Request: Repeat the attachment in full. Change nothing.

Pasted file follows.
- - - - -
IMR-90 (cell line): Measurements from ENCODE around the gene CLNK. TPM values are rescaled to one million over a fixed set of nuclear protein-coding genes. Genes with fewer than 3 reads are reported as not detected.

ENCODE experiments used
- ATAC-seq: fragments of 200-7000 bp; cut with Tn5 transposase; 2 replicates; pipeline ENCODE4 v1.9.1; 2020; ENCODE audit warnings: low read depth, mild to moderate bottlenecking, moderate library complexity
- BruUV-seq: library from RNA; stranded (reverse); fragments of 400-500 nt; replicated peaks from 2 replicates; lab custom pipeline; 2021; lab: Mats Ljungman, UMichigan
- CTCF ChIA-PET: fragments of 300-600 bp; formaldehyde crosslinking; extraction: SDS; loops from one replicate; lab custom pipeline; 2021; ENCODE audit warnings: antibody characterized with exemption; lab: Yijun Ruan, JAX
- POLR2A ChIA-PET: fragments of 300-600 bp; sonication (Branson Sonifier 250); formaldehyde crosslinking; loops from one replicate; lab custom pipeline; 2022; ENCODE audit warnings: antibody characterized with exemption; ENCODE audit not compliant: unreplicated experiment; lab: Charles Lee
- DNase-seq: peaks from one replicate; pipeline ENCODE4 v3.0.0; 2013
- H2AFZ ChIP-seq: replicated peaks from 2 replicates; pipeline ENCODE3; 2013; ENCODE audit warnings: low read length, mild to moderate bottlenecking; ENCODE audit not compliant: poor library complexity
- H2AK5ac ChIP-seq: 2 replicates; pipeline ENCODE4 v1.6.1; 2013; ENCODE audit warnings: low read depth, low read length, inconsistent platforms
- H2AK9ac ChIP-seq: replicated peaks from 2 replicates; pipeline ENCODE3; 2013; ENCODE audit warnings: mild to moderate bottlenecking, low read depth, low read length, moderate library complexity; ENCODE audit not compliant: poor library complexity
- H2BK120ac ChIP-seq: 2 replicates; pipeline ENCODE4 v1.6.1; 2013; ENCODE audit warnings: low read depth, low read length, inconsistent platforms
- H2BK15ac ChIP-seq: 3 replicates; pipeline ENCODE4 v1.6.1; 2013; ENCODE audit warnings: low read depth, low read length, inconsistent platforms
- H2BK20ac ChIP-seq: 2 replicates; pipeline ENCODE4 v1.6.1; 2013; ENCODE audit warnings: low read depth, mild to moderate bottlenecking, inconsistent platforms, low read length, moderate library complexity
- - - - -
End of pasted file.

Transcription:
IMR-90 (cell line): Measurements from ENCODE around the gene CLNK. TPM values are rescaled to one million over a fixed set of nuclear protein-coding genes. Genes with fewer than 3 reads are reported as not detected.

ENCODE experiments used
- ATAC-seq: fragments of 200-7000 bp; cut with Tn5 transposase; 2 replicates; pipeline ENCODE4 v1.9.1; 2020; ENCODE audit warnings: low read depth, mild to moderate bottlenecking, moderate library complexity
- BruUV-seq: library from RNA; stranded (reverse); fragments of 400-500 nt; replicated peaks from 2 replicates; lab custom pipeline; 2021; lab: Mats Ljungman, UMichigan
- CTCF ChIA-PET: fragments of 300-600 bp; formaldehyde crosslinking; extraction: SDS; loops from one replicate; lab custom pipeline; 2021; ENCODE audit warnings: antibody characterized with exemption; lab: Yijun Ruan, JAX
- POLR2A ChIA-PET: fragments of 300-600 bp; sonication (Branson Sonifier 250); formaldehyde crosslinking; loops from one replicate; lab custom pipeline; 2022; ENCODE audit warnings: antibody characterized with exemption; ENCODE audit not compliant: unreplicated experiment; lab: Charles Lee
- DNase-seq: peaks from one replicate; pipeline ENCODE4 v3.0.0; 2013
- H2AFZ ChIP-seq: replicated peaks from 2 replicates; pipeline ENCODE3; 2013; ENCODE audit warnings: low read length, mild to moderate bottlenecking; ENCODE audit not compliant: poor library complexity
- H2AK5ac ChIP-seq: 2 replicates; pipeline ENCODE4 v1.6.1; 2013; ENCODE audit warnings: low read depth, low read length, inconsistent platforms
- H2AK9ac ChIP-seq: replicated peaks from 2 replicates; pipeline ENCODE3; 2013; ENCODE audit warnings: mild to moderate bottlenecking, low read depth, low read length, moderate library complexity; ENCODE audit not compliant: poor library complexity
- H2BK120ac ChIP-seq: 2 replicates; pipeline ENCODE4 v1.6.1; 2013; ENCODE audit warnings: low read depth, low read length, inconsistent platforms
- H2BK15ac ChIP-seq: 3 replicates; pipeline ENCODE4 v1.6.1; 2013; ENCODE audit warnings: low read depth, low read length, inconsistent platforms
- H2BK20ac ChIP-seq: 2 replicates; pipeline ENCODE4 v1.6.1; 2013; ENCODE audit warnings: low read depth, mild to moderate bottlenecking, inconsistent platforms, low read length, moderate library complexity